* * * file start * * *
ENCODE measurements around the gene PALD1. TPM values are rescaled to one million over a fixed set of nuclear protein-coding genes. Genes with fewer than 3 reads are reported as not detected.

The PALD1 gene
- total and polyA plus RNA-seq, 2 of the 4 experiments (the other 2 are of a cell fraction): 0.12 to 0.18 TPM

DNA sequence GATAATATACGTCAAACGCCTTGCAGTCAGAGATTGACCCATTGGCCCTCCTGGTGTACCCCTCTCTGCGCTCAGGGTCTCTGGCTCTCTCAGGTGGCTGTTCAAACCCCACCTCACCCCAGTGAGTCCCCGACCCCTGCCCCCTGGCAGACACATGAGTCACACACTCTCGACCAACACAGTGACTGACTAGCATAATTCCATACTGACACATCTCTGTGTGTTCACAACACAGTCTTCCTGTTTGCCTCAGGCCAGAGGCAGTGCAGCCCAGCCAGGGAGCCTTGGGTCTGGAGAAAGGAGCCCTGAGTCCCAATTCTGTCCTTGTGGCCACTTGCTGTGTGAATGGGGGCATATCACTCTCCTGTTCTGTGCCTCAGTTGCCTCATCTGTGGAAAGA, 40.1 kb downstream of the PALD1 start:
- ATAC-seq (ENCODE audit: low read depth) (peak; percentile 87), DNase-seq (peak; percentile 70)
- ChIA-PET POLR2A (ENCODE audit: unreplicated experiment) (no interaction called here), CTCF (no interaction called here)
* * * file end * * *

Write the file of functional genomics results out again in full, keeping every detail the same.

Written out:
ENCODE measurements around the gene PALD1. TPM values are rescaled to one million over a fixed set of nuclear protein-coding genes. Genes with fewer than 3 reads are reported as not detected.

The PALD1 gene
- total and polyA plus RNA-seq, 2 of the 4 experiments (the other 2 are of a cell fraction): 0.12 to 0.18 TPM

DNA sequence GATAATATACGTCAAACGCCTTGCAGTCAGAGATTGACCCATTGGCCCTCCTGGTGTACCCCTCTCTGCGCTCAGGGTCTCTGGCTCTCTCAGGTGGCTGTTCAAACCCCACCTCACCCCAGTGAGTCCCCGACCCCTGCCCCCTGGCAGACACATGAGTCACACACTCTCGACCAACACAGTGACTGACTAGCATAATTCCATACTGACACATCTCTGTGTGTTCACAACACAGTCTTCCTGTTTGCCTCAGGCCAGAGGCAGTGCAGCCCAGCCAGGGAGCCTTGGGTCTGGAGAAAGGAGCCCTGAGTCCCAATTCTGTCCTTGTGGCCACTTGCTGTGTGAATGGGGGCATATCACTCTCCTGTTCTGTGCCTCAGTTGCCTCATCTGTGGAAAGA, 40.1 kb downstream of the PALD1 start:
- ATAC-seq (ENCODE audit: low read depth) (peak; percentile 87), DNase-seq (peak; percentile 70)
- ChIA-PET POLR2A (ENCODE audit: unreplicated experiment) (no interaction called here), CTCF (no interaction called here)